YOU ARE HERE: LAT HomeCollections


Bob Knight has Cal fans seeing red

The ESPN analyst, still as provocative as ever, raised the temperature at Haas Pavilion by wearing a crimson sweater (that's Stanford's color) while working the Bears' game against UCLA on Saturday.


One man donned a scarlet sweater, the other a crimson cape -- and both outfits had people seeing red.

Bob Knight and Blake Griffin were this weekend's antagonists, inciting hostilities in Berkeley and Lubbock with fearless playfulness and ferocious play.

Knight, the former Army coach, turned Indiana coach, turned Texas Tech coach, turned ESPN analyst, took his precious 1st Amendment rights to California's Haas Pavilion for Saturday's game between the Golden Bears and UCLA's Bruins.

Any game involving Knight ultimately has to be about him, and so this one was, and it was terrific theater.

Even the hippies out on Telegraph Avenue know, though, that free speech in a crowded theater can cause constitutional combustion.

In the famous 1919 Supreme Court case, Schenck vs. United States, Justice Oliver Wendell Holmes Jr. set limits on future basketball analysts falsely shouting fire in a theater and "causing a panic."

Holmes, though, mentioned nothing about "wearing" fire.

Knight, a career disobedient, took lawlessness to the edge when he sported that fire-engine red pullover, roughly the hue favored by archrival Stanford, into a blue-and-gold Berkeley arena.

Cal fans were so busy razzing Knight -- "Take off that red shirt!" -- they obviously didn't have enough energy left to distract UCLA into defeat.

Anyone who thinks Knight has lost his edge isn't paying attention.

This incident at Haas was not to be confused with another landmark Bay Area weekend court case, Shank vs. Maples Pavilion. That involved USC's losing at Stanford in a game in which the Trojans could barely make a free throw.

Meanwhile, in Lubbock, where Bob Knight once coached before turning tuckered-out Texas Tech over to his son Pat, fans in the Big 12 learned you don't spit into West Texas wind or tug on Superman's cape.

Superman was Oklahoma sophomore Griffin, who figured the best way to shake off the brain bruise that forced him to miss a game and a half was to throw himself over the scorer's table in pursuit of a loose ball.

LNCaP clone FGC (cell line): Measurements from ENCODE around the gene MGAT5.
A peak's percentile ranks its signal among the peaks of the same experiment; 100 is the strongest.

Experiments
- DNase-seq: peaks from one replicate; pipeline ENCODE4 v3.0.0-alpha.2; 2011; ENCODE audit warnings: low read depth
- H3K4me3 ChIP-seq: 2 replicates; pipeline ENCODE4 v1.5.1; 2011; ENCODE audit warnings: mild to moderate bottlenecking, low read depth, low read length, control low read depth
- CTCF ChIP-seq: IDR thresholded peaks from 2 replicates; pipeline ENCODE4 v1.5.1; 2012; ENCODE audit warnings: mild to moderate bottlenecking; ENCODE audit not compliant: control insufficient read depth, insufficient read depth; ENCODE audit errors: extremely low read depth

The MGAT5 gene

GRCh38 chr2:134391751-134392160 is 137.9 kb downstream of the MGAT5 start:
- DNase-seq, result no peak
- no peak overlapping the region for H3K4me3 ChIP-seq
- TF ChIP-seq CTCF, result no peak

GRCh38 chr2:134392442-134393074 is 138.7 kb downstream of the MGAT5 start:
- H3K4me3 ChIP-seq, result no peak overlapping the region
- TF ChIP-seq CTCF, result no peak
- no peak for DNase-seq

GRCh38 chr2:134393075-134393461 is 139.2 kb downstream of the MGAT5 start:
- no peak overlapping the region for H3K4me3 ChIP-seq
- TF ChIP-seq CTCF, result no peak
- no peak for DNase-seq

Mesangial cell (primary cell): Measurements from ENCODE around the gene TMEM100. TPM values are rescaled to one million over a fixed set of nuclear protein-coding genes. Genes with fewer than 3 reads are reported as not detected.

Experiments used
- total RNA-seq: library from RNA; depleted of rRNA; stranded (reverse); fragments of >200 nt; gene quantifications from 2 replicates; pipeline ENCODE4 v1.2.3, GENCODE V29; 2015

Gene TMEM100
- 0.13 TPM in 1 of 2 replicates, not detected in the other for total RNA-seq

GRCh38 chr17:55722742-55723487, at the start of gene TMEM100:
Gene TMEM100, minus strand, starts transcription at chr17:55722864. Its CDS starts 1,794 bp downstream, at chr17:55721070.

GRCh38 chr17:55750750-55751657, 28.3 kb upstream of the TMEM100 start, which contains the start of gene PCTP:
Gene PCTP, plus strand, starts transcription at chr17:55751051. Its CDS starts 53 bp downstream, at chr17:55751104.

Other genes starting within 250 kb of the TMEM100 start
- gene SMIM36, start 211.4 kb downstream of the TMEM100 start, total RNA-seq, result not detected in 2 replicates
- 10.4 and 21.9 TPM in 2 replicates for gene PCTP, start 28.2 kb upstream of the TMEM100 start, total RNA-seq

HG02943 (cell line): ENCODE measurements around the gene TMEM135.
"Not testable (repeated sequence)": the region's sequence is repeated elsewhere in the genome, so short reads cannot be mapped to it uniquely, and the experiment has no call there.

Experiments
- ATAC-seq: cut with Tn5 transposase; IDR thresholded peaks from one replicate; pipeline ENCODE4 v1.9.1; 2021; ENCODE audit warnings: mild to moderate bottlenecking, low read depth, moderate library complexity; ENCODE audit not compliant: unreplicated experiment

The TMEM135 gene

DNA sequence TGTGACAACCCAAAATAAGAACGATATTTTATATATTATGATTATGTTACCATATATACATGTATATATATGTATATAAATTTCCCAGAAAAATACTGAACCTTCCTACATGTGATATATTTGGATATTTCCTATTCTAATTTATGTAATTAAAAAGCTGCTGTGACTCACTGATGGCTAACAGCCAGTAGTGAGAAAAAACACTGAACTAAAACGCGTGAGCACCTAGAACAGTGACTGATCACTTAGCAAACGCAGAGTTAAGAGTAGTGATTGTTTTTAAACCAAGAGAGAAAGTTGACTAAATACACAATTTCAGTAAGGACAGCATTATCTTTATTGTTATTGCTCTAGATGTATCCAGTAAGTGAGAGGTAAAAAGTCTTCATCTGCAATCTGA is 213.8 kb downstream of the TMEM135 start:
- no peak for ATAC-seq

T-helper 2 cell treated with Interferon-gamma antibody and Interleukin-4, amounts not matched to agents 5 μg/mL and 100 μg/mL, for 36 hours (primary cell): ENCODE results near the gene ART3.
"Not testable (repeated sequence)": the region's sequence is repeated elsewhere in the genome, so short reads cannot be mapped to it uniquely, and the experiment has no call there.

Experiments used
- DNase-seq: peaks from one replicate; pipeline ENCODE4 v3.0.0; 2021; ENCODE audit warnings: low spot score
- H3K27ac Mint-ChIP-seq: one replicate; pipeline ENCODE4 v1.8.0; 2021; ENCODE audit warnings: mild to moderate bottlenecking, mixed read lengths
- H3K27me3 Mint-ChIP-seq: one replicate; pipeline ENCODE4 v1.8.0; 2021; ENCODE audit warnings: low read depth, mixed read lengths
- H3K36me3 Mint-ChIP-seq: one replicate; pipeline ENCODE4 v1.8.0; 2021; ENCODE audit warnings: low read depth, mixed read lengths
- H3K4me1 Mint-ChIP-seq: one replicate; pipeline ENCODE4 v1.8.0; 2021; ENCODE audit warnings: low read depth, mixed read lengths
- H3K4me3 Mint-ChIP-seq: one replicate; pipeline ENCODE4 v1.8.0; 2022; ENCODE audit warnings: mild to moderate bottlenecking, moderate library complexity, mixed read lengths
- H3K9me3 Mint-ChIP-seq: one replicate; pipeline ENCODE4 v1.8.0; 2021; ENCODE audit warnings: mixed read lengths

Maybe Griffin misunderstood. Doctors cleared him to play . . . not for takeoff.

Yet, it seemed only fitting that the play of the year would come from the player of the year.

Griffin was concussed -- my new favorite word -- in basketball battle last Monday, leading to losses to Texas and Kansas that may have prevented a Sooners rise to No. 1.

Griffin returned Saturday and left bits and pieces all over the court in Oklahoma's 78-63 win. He finished with 20 points, 19 rebounds, a sore back, a bloody nose and more respect than he had last week -- which hardly seemed possible.

Asked if he was nuts for doing his "Fosbury Flop" into the stands, Griffin said afterward, "I am a little bit, I guess."

Anyone who doesn't think Griffin is player of the year is crazy.

Weekend wrap

Hard to forget: 1) Tears running down West Virginia Coach Bob Huggins' face upon his return to Cincinnati, where he coached for 16 years before being unceremoniously dumped. 2) The 2000 season, when Cincinnati might have won the national title had not Kenyon Martin broken his leg just before the NCAA tournament. 3) Louisville Coach Rick Pitino wearing a white suit in Sunday's victory against Marquette. Next up: the lead in "The Music Man"?

Looking forward: Villanova at Notre Dame tonight. The Irish's NCAA hopes appeared DAD (dead after departure) after they lost by 26 points at UCLA on Feb. 7 -- Notre Dame's seventh straight loss. The Irish, though, are 4-2 since and sit at 16-12 overall and 7-9 in the rugged Big East. Getting to 9-9 in league play with wins over Villanova and St. John's this week would put Notre Dame back in tournament discussion. "Monday is huge for us," Irish Coach Mike Brey said after Saturday's loss at Connecticut.

Looking west: Four Pacific 10 schools have probably locked into NCAA berths: Washington, UCLA, Arizona State and California, with Arizona suddenly on the fringe after losing three straight. The Wildcats (18-11, 8-8) close the regular season this week at home against Cal and Stanford. The most dangerous team in the league is Washington State (16-13, 8-9), which probably won't make the NCAA tournament as an at-large entry but seems perfectly capable of earning the Pac-10's automatic bid by winning the conference tournament. The Cougars have won three in a row -- against UCLA, Arizona and Arizona State -- and close next weekend in Seattle against Pac-10 leader Washington. The Huskies are looking to clinch their first outright conference title since 1953.

Los Angeles Times Articles